Kyle Shin, Son of Paper, Performs on Cameron House Rooftop

By Gui Oliveira

Richmond District rapper, Kyle Shin, familiarly known as Son of Paper to his fans, released his new album titled “From a Rooftop In Chinatown.” The album was officially released on Jan. 20, and he performed at the Cameron House rooftop on Feb. 18.  

“From a Rooftop in Chinatown” takes on quite a contrasting musical approach than his previous album, “Always Autumn.” Shin incorporates the guzheng, which is a traditional East Asian instrument, in the track “Overcame” by teaming up with Winnie Wong. 

 “We really blended those sounds and found a way to create a soundscape that felt modern but also felt timelessly old too with East Asian sounds” Shin said. 

Photos by Guy Oliveira.

Wong is a masterful guzheng player; she first started learning the instrument at the age of 4 and has built a career playing shows, recitals, giving private lessons in San Francisco. 

When playing with Shin live, Wong has to interpret his lyrics by “improvising with his work and feeding off of the lyrics and just adding little melodic riffs and also just that emotional kind of agitation in it.” 

The way she improvises on the guzheng really elevates Shin’s performance and lyrics by feeling out the message of the song and effectively translating that musically to his audience. 

The Cameron inherently is an important piece of Chinese and San Francisco history dating back to its founding in 1874 by the Presbyterian Church as the Occidental Home for Girls. During the Chinese Exclusion Act, young girls and women were smuggled into the country and sold as commodities in what came to be known as the “Yellow Slave Trade.” These girls and women took refuge in the Cameron House where they learned “skills and faith,” Wong said. The massive brick building is located at 920 Sacramento St., bordering Nob Hill.  Over the years, the Cameron House rooftop has served as a set for filming.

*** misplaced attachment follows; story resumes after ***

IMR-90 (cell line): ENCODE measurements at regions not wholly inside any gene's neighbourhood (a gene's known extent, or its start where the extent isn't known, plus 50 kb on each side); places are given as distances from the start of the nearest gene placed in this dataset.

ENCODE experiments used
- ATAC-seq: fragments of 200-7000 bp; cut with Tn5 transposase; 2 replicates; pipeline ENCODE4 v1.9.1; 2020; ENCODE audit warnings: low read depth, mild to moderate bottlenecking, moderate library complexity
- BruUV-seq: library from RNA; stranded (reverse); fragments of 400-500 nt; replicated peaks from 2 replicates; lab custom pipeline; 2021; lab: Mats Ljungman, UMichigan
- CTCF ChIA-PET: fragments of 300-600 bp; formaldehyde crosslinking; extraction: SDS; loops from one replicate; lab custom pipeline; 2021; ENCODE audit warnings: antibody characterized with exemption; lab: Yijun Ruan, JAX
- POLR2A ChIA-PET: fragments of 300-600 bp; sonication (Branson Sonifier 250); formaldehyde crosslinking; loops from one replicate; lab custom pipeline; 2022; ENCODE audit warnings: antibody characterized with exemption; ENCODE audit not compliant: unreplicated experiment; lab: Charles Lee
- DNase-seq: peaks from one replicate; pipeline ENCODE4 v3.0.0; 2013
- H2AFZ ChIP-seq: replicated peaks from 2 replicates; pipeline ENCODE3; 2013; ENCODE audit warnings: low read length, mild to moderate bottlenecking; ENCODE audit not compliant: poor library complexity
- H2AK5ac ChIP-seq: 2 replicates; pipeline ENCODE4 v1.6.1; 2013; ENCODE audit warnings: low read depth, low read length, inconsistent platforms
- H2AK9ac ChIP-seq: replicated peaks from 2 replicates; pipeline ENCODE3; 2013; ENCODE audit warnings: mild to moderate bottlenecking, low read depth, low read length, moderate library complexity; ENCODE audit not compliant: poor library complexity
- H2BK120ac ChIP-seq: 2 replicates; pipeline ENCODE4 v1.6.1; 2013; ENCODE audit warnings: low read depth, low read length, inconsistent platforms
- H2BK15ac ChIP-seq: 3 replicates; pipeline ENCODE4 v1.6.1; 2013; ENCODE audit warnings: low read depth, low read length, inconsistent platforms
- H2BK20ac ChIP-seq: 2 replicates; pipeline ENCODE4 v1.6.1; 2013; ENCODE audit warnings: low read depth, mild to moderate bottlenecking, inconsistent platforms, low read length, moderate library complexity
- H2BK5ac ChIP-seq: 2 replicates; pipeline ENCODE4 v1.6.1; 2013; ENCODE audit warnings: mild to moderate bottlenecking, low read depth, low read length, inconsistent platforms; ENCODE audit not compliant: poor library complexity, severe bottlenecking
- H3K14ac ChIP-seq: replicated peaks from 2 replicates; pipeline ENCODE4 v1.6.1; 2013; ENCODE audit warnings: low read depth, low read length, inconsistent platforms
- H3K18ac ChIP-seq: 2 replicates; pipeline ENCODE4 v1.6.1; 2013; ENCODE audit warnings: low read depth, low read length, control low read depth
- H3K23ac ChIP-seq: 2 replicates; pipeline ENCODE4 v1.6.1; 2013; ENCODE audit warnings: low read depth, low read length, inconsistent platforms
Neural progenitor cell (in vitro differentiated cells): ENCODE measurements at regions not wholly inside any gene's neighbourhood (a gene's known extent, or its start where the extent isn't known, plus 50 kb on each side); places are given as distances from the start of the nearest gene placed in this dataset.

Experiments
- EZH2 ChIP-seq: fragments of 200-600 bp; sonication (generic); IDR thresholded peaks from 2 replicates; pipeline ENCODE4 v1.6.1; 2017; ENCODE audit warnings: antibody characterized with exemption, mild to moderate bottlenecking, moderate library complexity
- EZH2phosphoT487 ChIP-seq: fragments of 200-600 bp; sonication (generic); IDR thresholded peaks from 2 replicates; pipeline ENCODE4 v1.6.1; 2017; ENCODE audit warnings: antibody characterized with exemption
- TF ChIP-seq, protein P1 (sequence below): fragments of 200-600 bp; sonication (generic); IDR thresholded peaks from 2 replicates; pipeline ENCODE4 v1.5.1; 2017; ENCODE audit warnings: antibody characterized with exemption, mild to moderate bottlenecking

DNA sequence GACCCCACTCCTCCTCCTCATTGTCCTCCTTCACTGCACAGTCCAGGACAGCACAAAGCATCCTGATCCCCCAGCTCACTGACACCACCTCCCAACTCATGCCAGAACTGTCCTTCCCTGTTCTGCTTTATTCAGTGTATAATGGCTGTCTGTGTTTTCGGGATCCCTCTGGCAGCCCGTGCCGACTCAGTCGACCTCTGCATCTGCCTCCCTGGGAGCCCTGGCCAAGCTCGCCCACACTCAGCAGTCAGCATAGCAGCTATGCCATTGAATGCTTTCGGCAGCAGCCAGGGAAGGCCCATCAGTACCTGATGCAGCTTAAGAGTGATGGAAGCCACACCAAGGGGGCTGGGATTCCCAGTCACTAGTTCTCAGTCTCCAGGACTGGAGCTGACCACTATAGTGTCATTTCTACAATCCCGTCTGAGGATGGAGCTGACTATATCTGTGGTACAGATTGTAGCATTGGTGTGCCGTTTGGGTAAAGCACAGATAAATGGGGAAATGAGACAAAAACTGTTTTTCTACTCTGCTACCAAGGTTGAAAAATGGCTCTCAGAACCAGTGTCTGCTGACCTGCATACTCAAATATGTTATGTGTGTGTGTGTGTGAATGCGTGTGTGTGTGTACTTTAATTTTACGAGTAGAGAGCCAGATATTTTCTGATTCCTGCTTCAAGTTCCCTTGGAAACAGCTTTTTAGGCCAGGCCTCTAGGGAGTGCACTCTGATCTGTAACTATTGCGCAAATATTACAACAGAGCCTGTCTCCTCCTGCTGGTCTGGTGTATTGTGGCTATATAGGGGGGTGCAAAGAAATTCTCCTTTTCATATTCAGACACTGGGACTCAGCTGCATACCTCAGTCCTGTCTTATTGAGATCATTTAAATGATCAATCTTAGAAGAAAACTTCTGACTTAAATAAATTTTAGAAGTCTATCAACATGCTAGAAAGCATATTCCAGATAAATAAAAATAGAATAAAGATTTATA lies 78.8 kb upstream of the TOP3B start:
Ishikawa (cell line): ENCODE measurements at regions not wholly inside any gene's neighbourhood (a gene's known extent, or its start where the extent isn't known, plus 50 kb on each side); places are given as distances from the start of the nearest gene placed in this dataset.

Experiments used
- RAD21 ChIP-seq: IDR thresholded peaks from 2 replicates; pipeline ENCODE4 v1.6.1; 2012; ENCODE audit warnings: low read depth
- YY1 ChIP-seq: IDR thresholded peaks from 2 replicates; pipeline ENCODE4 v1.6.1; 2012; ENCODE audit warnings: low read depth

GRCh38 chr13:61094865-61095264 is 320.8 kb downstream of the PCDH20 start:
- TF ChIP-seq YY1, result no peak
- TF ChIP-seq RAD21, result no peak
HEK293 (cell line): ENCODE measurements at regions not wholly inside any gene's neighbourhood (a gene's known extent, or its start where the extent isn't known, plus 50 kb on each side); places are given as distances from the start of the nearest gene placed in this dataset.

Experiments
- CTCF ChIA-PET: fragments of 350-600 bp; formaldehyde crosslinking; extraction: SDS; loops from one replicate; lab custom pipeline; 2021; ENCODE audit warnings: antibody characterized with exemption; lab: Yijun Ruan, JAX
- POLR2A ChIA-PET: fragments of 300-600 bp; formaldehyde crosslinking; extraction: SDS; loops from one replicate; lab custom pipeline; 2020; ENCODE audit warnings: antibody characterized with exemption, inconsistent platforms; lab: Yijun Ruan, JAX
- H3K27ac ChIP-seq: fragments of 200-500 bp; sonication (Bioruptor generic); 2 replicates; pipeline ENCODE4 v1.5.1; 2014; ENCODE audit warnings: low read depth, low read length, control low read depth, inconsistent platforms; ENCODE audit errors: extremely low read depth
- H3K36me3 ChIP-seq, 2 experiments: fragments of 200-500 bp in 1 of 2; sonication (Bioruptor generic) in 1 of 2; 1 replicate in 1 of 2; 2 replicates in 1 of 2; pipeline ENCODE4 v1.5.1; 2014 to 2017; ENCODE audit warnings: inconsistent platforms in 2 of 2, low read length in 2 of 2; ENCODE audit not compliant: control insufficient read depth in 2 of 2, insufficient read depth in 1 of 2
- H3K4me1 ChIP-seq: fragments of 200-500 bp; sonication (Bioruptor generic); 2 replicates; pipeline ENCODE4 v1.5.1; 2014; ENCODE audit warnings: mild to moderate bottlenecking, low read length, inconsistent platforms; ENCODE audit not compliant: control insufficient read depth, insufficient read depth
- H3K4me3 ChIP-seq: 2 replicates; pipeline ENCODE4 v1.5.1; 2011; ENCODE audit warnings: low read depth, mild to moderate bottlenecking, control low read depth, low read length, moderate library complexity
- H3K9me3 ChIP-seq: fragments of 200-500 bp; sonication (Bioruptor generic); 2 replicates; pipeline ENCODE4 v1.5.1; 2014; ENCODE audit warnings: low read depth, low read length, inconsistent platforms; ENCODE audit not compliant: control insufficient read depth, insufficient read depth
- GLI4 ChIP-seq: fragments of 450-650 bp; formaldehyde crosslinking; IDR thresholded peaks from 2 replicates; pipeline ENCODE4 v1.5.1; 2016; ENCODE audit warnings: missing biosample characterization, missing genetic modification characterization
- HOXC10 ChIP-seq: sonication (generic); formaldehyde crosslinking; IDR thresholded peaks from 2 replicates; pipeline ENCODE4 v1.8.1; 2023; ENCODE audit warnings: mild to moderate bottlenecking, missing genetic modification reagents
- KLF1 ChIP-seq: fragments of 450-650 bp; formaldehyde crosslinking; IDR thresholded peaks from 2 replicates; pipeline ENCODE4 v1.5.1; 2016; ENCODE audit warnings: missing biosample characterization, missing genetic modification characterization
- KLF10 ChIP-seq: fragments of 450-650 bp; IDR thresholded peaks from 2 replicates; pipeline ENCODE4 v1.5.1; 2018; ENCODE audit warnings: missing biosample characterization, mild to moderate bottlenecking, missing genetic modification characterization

Shin performed on the rooftop, which really is a basketball court, overlooking the Financial District skyscrapers to the east with a mixed audience of all ages ranging from young kids to seniors and members of the community. People traveled from all over the world to see his show. 

“I think the album ‘From a Rooftop’ sprung from more specifically hate crimes against Asian Americans and trying to establish a sense of Asian American identity and sound has always been a goal of mine as a musician” Shin said.  

    The “Mr. Chinatown” music video addresses anti-Asian violence by featuring Shin as someone who is actively a part of the Chinatown community looking out for and protecting those who are vulnerable to anti-Asian hate. Toward the end of the video some of the actual community organizers and leaders of Chinatown are shown defending themselves heroically against the bullies. 

    “He just had this idea for a music video for ‘Mr. Chinatown,’ and he kinda had a rough idea of how it should go,” said Leonard Caoili, who worked as director of photography in the music video as well as other projects with Shin. “He wanted to address the Asian hate going on and showing him as a … how do I describe it? … not necessarily painting him as a savior but as someone who is able to help out with anti-Asian violence.” 

Part of the pre-production process was researching the events of anti-Asian violence, past and present, that take place in San Francisco. 

“Although it was depressing to go through, we also had to realize it was an important subject that had to be addressed” Caoili said. 

The “Mr. Chinatown” music video can be found on YouTube along with other original Son of Paper content. 

Shin tours twice a year playing bars and clubs February through June with the prospect of getting into the festival circuit. He has friends in Toronto, New York and Connecticut that he can connect with and also share his art with a different audience. Life on the road is a very grassroots and hands-on process of finding viable venues, not to mention, putting together a whole weeks- or months-long tour. 

“It was very DIY in a sense that we created the tour on our own, it’s not like I have a label that’s helping me book a tour. It’s basically me and my booking manager,” Shin said. 

Son of Paper’s music and videos can be found on Spotify, YouTube, and Instagram @sonofpaper. 

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